Reference: Bennett, N. J., Whitty, T. S., Finkbeiner, E., Pittman, J., Bassett, H., Gelcich, S., & Allison, E. H. (2018). Environmental Stewardship: A Conceptual Review and Analytical Framework. Environmental Management. https://doi.org/10.1007/s00267-017-0993-2 (OPEN ACCESS)

Maintaining coastal and Indigenous community access to marine resources and the ocean in Canada

Access to marine resources and the ocean is central to coastal community well-being - Bennett et al, Marine Policy, 2017A group representing academics, Indigenous peoples, fishers, and NGOs recently published a review and policy perspective paper in Marine Policy urging that access for coastal and Indigenous communities should be a priority consideration in all policies and decision-making processes related to fisheries and the ocean in Canada. The ability to use and benefit from marine resources (including fisheries) and areas of the ocean or coast is central to the sustainability of coastal communities. In Canada, however, access to marine resources and spaces is a significant and growing issue for many coastal and Indigenous communities due to an increasingly busy ocean: ocean-related development, competition over fisheries and marine resources, and marine planning and conservation activities that confine activities to certain areas. Loss of access has implications for the well-being, including economic, social, cultural, health, and political considerations, and persistence of coastal and Indigenous communities across the Pacific, Atlantic and Arctic coasts of Canada. The vibrancy and continuity of these communities is important to Canadian society for many reasons, including identity, autonomy, sovereignty, culture, healthy rural-urban dynamics, and environmental sustainability. Greater attention is needed to the various factors that support or undermine the ability of coastal and Indigenous communities to access and benefit from the ocean and how to reverse the current trend to ensure that coastal and Indigenous communities thrive in the future.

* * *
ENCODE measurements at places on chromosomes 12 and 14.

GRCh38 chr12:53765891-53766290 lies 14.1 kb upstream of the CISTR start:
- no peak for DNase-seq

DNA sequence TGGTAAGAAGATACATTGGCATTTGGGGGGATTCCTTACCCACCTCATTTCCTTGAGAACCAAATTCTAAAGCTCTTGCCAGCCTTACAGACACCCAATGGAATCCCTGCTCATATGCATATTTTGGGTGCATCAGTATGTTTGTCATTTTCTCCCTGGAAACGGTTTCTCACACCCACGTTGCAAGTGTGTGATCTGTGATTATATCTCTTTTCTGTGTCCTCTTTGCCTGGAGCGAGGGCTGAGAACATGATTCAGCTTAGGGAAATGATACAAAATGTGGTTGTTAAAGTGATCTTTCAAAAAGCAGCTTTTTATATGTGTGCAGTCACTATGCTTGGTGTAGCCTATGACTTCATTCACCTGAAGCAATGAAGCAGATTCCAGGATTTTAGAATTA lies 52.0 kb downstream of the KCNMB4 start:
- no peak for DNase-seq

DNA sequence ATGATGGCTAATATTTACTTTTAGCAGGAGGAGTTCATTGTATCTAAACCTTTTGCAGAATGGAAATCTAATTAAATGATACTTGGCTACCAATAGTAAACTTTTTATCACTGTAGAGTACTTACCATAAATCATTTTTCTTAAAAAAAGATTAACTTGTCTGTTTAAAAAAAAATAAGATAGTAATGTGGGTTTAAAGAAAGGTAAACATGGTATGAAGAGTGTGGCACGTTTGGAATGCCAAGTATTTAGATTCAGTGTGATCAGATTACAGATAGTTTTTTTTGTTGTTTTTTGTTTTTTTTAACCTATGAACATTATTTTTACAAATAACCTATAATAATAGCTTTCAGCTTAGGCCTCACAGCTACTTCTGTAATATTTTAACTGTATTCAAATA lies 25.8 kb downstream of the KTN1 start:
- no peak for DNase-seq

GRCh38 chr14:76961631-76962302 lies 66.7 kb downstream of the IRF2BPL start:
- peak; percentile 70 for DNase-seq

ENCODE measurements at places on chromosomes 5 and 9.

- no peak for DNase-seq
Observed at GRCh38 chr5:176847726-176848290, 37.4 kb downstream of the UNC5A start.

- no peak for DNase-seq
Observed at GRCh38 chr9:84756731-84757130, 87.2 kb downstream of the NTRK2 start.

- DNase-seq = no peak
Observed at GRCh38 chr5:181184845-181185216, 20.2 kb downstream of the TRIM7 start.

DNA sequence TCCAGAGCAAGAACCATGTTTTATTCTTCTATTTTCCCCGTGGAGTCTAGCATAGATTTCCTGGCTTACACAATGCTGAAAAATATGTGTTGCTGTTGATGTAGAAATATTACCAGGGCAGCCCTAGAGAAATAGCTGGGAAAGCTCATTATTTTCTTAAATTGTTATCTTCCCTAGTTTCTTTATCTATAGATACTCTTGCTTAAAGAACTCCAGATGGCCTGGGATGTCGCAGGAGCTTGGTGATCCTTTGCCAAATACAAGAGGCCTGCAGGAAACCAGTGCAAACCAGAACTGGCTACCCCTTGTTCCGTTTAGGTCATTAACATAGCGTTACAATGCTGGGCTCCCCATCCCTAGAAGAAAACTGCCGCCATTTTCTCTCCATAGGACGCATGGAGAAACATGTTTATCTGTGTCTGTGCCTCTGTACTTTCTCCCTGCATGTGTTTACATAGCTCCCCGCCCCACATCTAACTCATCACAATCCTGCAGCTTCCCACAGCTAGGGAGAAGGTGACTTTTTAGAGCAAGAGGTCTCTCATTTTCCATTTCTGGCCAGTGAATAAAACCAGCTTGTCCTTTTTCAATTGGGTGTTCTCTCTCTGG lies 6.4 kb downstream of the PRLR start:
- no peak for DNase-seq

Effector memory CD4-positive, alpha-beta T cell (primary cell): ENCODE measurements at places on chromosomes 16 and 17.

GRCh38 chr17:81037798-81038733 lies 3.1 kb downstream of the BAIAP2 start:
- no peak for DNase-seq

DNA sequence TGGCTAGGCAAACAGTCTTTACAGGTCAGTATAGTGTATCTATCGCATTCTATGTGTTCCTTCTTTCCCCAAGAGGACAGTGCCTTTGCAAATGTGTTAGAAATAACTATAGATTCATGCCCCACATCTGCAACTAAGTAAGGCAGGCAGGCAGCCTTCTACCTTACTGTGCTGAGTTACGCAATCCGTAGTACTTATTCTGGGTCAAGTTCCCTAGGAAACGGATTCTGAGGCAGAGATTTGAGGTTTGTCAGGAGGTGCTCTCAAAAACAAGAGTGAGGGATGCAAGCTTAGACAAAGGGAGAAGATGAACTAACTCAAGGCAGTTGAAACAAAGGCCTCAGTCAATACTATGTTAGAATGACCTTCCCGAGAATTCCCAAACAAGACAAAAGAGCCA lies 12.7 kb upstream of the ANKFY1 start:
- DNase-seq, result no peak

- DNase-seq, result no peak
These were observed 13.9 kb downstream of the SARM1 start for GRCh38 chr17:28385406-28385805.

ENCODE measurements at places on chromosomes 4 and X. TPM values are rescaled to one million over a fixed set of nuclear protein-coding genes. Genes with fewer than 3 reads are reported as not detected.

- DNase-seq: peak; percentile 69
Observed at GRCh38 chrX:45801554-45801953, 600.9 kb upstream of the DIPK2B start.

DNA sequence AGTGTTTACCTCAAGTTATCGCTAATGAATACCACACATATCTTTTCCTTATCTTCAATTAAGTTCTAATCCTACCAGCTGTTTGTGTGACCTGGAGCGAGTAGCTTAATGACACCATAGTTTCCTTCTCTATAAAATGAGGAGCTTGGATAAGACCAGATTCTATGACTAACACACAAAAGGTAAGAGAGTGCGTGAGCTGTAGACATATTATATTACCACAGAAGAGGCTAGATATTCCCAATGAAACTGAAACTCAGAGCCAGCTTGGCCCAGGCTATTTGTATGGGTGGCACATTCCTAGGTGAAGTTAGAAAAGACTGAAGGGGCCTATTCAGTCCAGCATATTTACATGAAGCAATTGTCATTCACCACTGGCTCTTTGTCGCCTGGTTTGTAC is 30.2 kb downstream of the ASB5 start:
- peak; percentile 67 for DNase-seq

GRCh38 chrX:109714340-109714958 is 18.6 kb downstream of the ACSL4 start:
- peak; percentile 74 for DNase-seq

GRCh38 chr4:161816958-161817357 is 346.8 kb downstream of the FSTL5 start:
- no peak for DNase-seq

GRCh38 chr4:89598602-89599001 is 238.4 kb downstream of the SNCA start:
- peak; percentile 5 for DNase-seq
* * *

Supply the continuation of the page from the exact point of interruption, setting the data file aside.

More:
Factors that can support or undermine access to marine resources and the ocean - Bennett et al, Marine Policy 2017

KEY MESSAGES

Access to marine resources and the ocean is important for the well-being of coastal populations. In Canada, the ability of many coastal and Indigenous communities to access and benefit from the ocean is a growing issue. Access for coastal and Indigenous communities should be a priority consideration in all policies and decision-making processes related to fisheries and the ocean in Canada. Taking action now could reverse the current trend and ensure that coastal and Indigenous communities thrive in the future.